US coffee chain Starbucks paid no corporation tax in the UK last year, despite achieving sales of £398m.
The company has paid just £8.6m in corporation tax in more than 14 years, according to a four-month investigation by news agency Reuters, and none in the past three years. Its total UK sales since 1998 were in excess of £3b, but Starbucks had paid less than 1% of it in corporation tax.
In comparison, Whitbread-owned Costa, its closest UK rival, achieved a similar turnover with sales of £377m for the 12 months to 3 March 2011, but its tax bill came to £15m, or 30.5% of its profits.
In a statement, Starbucks insisted it had "paid and will continue to pay [its] fair share of taxes in compliance with all UK tax laws, as [it] always has".
But campaigner Richard Murphy from Tax Research UK, who was consulted by the Reuters team as part of its investigation, told the BBC: "Starbucks are playing the game here. This is tax avoidance; they're doing nothing illegal. That doesn't mean to say it's right, in my opinion."
Murphy said blamed the current rules on tax and called on politicians to put it right: "When we have a tax system that lets very large companies like Starbucks be on our high street and pay no tax and are competing with small locally owned businesses who are paying tax on all their profits, then there's something very clearly wrong with our tax system."
The UK annual results for the year ending 2 October 2011 show that Starbucks made a £32.9m loss, which is why it is not liable for tax. However, there is not enough detail within the report to explain why its UK operations have spent almost a decade in the red.
Starbucks' "cost of sales" was £319m, according to the latest filing at Companies House, which includes staff costs of £124m, an undisclosed amount of money paid in rent, and an £8.9m tax credit from 2010.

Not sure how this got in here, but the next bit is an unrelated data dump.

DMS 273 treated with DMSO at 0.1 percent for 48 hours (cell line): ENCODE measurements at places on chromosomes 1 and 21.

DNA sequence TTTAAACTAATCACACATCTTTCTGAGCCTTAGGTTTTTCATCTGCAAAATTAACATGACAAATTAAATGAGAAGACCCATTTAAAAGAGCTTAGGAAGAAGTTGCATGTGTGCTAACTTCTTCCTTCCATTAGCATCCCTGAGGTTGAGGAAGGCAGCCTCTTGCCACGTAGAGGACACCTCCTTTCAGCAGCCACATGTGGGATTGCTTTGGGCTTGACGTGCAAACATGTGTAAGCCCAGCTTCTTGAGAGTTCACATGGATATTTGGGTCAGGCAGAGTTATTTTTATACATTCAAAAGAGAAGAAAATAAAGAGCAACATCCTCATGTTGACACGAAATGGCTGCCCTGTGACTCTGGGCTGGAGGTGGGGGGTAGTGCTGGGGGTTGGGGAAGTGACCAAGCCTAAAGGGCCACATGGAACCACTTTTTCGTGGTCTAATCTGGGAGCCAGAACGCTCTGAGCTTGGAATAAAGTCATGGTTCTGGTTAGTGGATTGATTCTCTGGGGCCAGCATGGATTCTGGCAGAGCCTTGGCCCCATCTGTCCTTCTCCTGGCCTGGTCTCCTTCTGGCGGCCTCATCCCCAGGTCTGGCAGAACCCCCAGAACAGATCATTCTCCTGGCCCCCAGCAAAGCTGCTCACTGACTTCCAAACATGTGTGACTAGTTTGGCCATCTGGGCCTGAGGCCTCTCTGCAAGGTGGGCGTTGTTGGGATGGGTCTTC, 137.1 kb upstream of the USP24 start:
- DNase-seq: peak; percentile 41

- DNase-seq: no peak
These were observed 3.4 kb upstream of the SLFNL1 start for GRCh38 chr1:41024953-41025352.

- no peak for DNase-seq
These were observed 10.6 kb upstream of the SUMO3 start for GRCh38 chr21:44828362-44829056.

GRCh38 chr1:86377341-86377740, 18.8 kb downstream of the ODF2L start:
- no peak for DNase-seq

The company was left with a gross profit of £78.4m, against which £107.2m of "administrative expenses" was charged. The result was an operating loss of £28.8m and a loss before tax of £32.9m.
A spokesman for HMRC said: "For legal reasons, we cannot comment on the tax affairs of individual businesses, but we make sure that multinationals pay the right tax to the UK in accordance with UK tax law."
Tax expert John Whiting from the Chartered Institute of Taxation said HMRC monitored big companies carefully and the Government would be looking to close any genuine loopholes. But in terms of tax revenue, he told the BBC it was important to look at the bigger picture.
"In many ways corporation tax is a bit of a bonus - the company should be paying it if it is making profits," he said. "But in many ways the biggest contribution it makes is in creating employment - [which generates] PAYE, national insurance, paying business rates, VAT.
"The company may not be paying much corporation tax but the country will still be making a good profit out of them."
Starbucks said it was committed to the UK and pointed out that it planned to create 5,000 new jobs over the next five years.
By Janie Manzoori-Stamford
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